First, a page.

This section of St. Paul’s letter to the Ephesians is chock full of both admonishment and encouragement. He gives the Christians to whom he is writing specific behavioral guidelines which have their foundation firmly in the history and prophecy which we find in the Old Testament. The central teaching upon which he draws is the revealed Law of Life itself, the relatively brief guidelines given to Moses for the people of God, the Ten Commandments (see Exodus 20:1-20; Deuteronomy 5:6-21). Any other specifics grow out of this primary revelation of how things are, of what it’s all about, the revelation which makes it absolutely clear to human beings just what leads to our death and what, mercifully, leads to life– even eternal life for which we were all created by God.
Pope Francis has a wonderful teaching about the purpose and meaning of the Ten Commandments which Magnificat used recently as a Mass meditation (March 26) and which is worth reading slowly and prayerfully before we plunge into this week’s verses in Ephesians: The Ten Commandments are not a limitation, but an indication for freedom….The Ten Commandments are a gift from God. The “commandment” isn’t fashionable. To today’s persons, it recalls something negative, someone’s will that imposes limits, that places obstacles to our lives….Unfortunately history, even recent history, is marked by tyranny, ideologies, mindsets that have been imposed and oppressive, that haven’t sought the good. The Ten Commandments, however, come from a God who created us out of love, from a God who established a covenant with humanity, a God who only wants the good of humanity. Let us trust in God!...
The Ten Commandments show us a path to travel and also constitute a sort of “moral code” for building just societies that are made for men and women. How much inequality there is in the world! How much hunger for food and for truth! How much moral and material poverty resulting from the rejection of God and from putting so many idols in His place! Let us be guided by these Ten Words that enlighten and guide those seeking peace, justice, and dignity.
It is important to remember when God, through Moses, gave the people of Israel the Ten Commandments. At the Red Sea the people had experienced great deliverance. They had seen firsthand the power and faithfulness of God, the God who liberates. Now God himself, upon Mount Sinai, indicates to His people and to all of us the way to remain free, a path that is engraved upon the human heart as a universal moral Law. We shouldn’t see the Ten Commandments as restriction upon our freedom; no, not that way. We should see them as signs for our freedom….They teach us how to avoid the slavery to which the many idols that we ourselves build reduce us…They teach us to open ourselves to a wider dimension than the material one; to live with respect for others; overcoming the greed of power, possessions, and money; to be honest and sincere in our relationships; to protect all of creation and to nurture our planet with high, noble, and spiritual ideals. Following the Ten Commandments means being faithful to ourselves, to our most authentic nature, and walking towards the true freedom that Christ taught us in the Beatitudes (see Matthew 5:3-12 ff) –Libreria Editrice Vaticana, June 10, 2013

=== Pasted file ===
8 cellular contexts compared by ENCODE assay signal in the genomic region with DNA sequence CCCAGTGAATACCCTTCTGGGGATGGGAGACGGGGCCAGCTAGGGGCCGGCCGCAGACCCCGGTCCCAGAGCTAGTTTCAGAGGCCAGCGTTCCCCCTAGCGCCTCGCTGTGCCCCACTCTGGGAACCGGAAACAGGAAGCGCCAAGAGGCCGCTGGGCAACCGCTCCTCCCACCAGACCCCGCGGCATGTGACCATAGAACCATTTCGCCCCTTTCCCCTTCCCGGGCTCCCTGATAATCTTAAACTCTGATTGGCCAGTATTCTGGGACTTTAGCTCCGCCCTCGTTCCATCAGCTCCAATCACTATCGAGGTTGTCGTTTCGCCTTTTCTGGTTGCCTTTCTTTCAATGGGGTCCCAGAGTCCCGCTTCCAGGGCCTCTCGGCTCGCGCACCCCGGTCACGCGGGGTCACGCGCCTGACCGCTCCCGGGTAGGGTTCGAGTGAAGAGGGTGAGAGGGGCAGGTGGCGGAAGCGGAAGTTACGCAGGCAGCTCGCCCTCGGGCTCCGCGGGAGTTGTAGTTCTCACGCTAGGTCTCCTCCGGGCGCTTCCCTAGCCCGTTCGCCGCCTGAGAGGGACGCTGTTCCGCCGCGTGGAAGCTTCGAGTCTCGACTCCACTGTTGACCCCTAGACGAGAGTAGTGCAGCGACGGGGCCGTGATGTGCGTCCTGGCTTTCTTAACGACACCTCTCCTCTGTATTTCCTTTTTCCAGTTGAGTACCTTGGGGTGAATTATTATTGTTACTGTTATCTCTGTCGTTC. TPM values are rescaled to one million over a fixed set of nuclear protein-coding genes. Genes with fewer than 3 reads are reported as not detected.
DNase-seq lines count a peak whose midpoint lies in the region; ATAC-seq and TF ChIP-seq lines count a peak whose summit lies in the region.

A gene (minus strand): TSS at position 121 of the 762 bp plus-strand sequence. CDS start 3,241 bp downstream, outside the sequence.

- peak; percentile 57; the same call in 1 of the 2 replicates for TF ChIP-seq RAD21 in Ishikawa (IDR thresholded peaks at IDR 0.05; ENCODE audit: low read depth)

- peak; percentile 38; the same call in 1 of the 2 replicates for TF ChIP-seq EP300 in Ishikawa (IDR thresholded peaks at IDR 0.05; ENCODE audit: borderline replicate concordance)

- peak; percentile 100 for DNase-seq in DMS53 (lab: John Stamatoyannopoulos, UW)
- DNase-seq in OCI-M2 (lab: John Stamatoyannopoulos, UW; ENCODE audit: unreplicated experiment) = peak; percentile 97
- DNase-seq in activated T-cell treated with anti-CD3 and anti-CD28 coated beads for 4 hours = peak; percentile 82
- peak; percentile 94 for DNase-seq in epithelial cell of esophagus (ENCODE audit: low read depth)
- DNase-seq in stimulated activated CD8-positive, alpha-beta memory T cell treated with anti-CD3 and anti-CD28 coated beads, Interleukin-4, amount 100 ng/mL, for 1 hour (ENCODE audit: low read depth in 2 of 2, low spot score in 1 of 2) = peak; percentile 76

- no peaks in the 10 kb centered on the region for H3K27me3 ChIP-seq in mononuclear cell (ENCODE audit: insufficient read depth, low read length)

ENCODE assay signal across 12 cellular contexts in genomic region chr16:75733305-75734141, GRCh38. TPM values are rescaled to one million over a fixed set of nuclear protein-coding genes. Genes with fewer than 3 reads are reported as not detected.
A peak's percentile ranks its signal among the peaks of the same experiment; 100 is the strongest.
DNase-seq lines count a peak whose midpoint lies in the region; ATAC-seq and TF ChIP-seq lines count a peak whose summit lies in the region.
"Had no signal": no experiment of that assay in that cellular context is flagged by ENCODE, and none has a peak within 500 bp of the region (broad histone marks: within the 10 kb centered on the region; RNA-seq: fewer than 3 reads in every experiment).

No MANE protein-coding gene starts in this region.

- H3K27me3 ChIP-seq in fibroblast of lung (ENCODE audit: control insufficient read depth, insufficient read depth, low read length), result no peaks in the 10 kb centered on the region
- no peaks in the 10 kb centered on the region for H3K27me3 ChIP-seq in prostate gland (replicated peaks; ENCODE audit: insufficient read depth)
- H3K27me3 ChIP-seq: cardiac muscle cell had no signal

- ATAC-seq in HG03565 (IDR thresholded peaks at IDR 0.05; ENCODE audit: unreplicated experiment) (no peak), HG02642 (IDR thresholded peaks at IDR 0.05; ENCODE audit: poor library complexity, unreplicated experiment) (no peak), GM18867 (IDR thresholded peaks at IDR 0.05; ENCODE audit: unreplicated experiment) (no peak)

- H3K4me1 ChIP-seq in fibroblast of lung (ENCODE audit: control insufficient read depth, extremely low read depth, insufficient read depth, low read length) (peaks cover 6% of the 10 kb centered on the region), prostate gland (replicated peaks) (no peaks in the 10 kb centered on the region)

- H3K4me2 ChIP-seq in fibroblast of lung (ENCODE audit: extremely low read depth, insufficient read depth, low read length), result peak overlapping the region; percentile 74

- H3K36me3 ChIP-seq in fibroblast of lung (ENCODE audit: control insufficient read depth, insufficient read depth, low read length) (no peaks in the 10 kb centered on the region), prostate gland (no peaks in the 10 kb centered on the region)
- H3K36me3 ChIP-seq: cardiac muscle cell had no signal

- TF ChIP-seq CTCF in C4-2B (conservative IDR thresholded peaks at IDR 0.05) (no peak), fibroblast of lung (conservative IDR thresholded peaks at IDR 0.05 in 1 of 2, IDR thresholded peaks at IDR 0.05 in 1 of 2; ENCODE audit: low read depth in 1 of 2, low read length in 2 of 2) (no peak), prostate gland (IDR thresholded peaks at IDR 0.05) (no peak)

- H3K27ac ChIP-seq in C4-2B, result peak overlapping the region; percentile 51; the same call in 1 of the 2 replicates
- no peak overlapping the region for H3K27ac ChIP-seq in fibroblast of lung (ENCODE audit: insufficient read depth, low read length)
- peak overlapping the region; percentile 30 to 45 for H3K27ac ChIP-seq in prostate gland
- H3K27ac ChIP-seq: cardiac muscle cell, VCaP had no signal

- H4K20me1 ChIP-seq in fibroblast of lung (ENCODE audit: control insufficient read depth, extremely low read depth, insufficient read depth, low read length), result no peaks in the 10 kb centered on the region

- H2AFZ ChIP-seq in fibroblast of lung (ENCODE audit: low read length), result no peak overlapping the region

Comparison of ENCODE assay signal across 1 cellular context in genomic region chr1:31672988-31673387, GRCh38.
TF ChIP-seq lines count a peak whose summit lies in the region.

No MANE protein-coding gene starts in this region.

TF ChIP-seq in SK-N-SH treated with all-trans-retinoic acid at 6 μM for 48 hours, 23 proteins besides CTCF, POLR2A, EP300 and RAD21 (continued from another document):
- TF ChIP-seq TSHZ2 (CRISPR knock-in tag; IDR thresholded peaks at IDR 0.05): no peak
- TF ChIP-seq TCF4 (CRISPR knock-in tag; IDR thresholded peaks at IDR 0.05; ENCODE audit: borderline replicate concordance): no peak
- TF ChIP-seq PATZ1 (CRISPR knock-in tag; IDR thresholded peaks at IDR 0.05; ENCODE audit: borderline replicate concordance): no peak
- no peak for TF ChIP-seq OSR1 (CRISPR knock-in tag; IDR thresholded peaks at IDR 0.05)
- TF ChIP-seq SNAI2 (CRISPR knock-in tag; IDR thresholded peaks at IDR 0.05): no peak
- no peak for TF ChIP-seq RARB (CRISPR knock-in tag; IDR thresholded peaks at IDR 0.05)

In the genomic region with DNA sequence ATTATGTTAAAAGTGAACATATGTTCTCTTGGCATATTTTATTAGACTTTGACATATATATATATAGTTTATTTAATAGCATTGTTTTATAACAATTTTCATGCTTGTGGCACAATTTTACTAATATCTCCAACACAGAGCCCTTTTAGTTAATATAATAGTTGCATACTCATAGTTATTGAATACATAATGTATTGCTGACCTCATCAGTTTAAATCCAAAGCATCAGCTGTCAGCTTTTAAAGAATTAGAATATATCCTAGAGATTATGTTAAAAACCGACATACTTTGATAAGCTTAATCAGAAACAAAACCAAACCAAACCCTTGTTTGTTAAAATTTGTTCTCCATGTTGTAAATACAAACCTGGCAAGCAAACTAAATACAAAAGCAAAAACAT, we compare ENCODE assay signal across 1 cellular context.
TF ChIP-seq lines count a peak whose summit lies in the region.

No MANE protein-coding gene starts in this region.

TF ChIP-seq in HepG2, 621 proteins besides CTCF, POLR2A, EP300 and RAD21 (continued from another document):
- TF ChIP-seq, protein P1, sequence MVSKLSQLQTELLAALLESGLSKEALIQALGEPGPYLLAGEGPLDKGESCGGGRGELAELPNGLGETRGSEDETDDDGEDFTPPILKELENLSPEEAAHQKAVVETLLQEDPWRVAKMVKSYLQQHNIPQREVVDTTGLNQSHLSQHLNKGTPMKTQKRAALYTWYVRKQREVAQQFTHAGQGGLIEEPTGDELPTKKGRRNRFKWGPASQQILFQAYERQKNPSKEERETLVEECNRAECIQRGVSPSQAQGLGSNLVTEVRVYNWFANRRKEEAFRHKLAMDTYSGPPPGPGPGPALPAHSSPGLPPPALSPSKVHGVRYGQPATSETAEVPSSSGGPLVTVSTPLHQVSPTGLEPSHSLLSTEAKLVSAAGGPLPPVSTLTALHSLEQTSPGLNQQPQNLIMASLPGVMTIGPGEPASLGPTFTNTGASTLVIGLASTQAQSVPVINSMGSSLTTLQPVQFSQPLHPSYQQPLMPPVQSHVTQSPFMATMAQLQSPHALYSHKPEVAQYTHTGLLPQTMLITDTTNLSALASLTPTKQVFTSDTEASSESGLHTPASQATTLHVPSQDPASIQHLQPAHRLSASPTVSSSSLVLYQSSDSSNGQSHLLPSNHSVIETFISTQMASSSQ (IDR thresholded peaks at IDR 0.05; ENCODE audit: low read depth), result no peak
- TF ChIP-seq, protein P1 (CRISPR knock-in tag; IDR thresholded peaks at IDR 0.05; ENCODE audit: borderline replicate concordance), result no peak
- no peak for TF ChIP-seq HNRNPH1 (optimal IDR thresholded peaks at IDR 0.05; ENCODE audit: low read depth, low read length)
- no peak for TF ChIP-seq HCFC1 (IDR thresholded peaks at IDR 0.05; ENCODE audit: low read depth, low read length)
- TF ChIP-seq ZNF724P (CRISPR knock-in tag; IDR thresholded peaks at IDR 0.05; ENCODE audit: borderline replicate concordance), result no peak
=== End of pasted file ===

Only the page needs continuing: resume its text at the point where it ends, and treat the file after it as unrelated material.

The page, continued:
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“How much hunger for…truth!” And St. Paul begins this section of his letter by quoting a great Old Testament prophet of the coming Kingdom of God, Zechariah, who prophecies (in about 500 BC) under the inspiration of God: “Thus says the Lord, ‘I will return to Zion and will dwell in the midst of Jerusalem. Then Jerusalem will be called the City of Truth…And the streets of the city will be filled with boys and girls playing in its streets…I have again purposed in these days to do good to Jerusalem and to the house of Judah. Do not fear! These are the things which you should do: speak the truth to one another; judge with truth and judgment for peace in your gates. Also let none of you devise evil in your heart against another…” (Zechariah 8:3,5,16,17) Paul says, “Therefore, laying aside falsehood, speak truth, each one of you, with his neighbor, for we are members of one another. Be angry and yet do not sin; do not let the sun go down on your anger, and do not give the devil an opportunity.” (verses 25-27)
And there is something extra, something really unexpected through which the Kingdom has begun already to come, in fulfillment of Zechariah’s prophecy: “…do not grieve the Holy Spirit of God, by whom you were sealed for the day of redemption…be kind to one another, tender-hearted, forgiving each other, just as God in Christ also has forgiven you…for you were formerly darkness, but now you are light in the Lord; walk as children of light.” (Ephesians 4:30,32; 5:8)
The something extra which the great prophets could not see in its fullness was the outpouring of God’s Holy Spirit, the life and power of the Lord himself enabling Christians to be transformed into Kingdom people, into the new temple of God and body of Christ on this earth. Because of this reality, Paul can exhort the Ephesians, “…you were formerly darkness, but now you are light in the Lord; walk as children of light (for the fruit of the light consists in all goodness and righteousness and truth), trying to learn what is pleasing to the Lord.” (Ephesians 5:8-10)
Obviously, Paul is speaking of an ongoing process of growth in holiness here, and in the following verses and chapters we will come to understand with greater clarity just what that process entails in our life together on this earth. “Do not think that I came to abolish the Law or the Prophets,” Jesus said in Matthew 5:17, “I did not come to abolish but to fulfill.”
Thanks be to God! JC